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HONG KONG/BEIJING (Reuters) - China's Dalian Wanda Group Co Ltd on Saturday said its revenue for 2016 dropped by 13.9 percent, even as operating income increased 3.4 percent, as a slowdown in the group's commercial property business impacted overall performance.
Wanda Group, owned by China's richest man Wang Jianlin, said in an online statement that its 2016 operating income rose to 254.98 billion yuan ($36.96 billion), and that unaudited net profit grew by "double-digits". Wanda does not provide profit information for the group.
It was the first revenue decline reported by the group after years of double-digit growth. It also was the first year that real estate's contribution to total revenue fell below 50 percent, the company said.
Wanda Group has been on an buying spree of late, acquiring U.S. film studio Legendary Entertainment and World Triathlon Corp, owner of the Ironman franchise, to transform itself into a film, sports and tourism-led conglomerate.
In November, Wanda agreed to a $1 billion takeover of Dick Clark Productions Inc, the company that runs the Golden Globe awards and Miss America pageants.
Last month, Wanda's AMC Entertainment Holdings Inc also closed deals for Carmike Cinemas Inc in the United States and Odeon and UCI Cinemas Holdings Ltd in Europe, strengthening its position as the world's biggest movie theatre operator.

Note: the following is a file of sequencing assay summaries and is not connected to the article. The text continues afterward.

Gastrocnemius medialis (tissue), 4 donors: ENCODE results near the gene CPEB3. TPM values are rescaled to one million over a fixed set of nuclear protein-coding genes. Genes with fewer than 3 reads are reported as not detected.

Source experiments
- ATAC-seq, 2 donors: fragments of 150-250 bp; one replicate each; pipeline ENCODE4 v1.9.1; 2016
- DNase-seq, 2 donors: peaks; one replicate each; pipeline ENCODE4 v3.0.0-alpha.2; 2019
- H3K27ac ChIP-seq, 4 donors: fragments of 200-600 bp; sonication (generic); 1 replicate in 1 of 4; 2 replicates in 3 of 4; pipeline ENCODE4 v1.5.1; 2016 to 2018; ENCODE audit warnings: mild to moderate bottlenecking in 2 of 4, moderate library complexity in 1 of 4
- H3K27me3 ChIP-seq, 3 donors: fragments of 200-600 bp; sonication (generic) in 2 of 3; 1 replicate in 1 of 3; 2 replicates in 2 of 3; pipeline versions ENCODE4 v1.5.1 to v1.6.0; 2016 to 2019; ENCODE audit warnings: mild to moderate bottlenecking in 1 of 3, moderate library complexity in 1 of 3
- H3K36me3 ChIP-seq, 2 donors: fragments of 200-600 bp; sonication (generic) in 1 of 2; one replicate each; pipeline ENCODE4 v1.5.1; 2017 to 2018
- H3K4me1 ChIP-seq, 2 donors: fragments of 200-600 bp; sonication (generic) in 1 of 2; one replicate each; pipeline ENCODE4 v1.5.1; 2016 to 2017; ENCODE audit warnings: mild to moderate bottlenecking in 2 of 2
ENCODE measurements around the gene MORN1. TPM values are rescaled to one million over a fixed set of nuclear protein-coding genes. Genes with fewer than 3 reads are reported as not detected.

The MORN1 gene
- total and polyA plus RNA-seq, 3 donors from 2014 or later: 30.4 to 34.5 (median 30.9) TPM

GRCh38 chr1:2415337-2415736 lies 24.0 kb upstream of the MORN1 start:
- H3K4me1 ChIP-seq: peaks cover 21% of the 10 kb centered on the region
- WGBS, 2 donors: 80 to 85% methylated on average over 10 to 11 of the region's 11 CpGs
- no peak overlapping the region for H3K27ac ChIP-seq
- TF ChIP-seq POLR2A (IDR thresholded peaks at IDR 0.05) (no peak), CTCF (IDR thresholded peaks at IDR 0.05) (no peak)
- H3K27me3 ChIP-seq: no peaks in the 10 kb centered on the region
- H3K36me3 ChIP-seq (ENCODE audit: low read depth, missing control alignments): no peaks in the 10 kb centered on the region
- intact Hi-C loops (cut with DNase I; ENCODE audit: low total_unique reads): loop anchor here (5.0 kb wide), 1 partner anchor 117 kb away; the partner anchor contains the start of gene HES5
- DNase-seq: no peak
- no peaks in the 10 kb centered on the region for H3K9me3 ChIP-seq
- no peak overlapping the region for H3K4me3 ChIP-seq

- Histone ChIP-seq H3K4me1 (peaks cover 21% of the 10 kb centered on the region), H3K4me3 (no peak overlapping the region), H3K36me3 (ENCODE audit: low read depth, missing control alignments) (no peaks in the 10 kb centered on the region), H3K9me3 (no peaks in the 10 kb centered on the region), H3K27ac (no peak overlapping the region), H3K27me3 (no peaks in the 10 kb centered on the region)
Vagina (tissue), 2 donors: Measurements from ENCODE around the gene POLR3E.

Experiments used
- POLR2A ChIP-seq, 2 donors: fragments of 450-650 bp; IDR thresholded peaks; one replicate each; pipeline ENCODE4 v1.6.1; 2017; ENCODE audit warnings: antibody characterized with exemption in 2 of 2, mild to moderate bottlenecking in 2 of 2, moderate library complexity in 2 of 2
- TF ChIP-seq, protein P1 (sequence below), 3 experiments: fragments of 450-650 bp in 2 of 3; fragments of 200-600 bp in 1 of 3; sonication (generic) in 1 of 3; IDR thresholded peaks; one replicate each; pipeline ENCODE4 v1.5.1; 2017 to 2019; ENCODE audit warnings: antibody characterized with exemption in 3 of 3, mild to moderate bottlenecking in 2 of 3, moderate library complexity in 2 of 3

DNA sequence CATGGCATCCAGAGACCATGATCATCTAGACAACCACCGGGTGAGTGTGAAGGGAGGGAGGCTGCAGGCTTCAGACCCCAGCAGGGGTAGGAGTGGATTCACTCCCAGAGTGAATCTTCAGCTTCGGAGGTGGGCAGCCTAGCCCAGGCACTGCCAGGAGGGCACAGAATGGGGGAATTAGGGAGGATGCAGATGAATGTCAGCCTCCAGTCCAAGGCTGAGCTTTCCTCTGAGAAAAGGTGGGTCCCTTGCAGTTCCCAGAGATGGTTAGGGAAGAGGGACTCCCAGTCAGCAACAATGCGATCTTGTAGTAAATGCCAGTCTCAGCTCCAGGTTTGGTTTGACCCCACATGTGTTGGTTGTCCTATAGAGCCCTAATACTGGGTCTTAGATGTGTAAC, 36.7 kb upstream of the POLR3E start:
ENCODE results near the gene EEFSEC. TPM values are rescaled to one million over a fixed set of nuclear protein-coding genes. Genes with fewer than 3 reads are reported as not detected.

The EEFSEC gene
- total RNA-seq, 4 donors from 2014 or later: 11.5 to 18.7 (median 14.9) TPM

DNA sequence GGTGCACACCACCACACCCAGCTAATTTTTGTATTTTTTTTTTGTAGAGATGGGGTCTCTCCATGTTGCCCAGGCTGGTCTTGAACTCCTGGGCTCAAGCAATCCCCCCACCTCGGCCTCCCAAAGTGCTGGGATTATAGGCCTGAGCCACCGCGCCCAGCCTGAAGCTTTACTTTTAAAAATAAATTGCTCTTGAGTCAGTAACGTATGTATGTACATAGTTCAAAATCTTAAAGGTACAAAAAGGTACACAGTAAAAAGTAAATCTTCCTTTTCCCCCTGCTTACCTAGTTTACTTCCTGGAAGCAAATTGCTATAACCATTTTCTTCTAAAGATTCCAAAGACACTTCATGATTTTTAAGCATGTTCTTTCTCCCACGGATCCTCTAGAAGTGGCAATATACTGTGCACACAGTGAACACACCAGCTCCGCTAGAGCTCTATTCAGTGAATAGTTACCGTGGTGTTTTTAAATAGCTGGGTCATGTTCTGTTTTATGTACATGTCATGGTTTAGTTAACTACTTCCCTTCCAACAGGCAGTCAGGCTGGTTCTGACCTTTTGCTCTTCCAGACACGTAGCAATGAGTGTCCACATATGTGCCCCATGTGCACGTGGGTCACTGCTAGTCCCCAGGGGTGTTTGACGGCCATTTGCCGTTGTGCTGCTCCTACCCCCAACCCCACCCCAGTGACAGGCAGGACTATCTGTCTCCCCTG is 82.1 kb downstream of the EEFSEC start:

The results come as Wanda's surging debt to fund investments in new mega cultural and tourism projects prompt concern from credit-rating firms.
In November alone, Wang signed 150 billion yuan worth of deals to build Wanda City projects in Haikou, Xian and Changsha.
Last week, Moody's placed the ratings of Dalian Wanda Commercial Properties Co Ltd on review for downgrade as it expected the developer to raise 40 billion to 45 billion yuan of new debt in each of the next two years.
S&P downgraded its rating on the company by one notch to "BBB-", the second downgrade in a year and one notch above "junk", citing rising financial leverage and slower-than-expected asset disposal.
Declining contract sales are a concern, said S&P Global analyst Matthew Kong, especially as Wanda has to shoulder significant construction costs and large capital expenditure on its tourism and entertainment investments.
($1 = 6.8985 Chinese yuan renminbi)
(Reporting by Clare Jim in HONG KONG and Matthew Miller in BEIJING; Additional reporting by Umesh Desai; Editing by Christopher Cushing)
(This story has not been edited by Business Standard staff and is auto-generated from a syndicated feed.)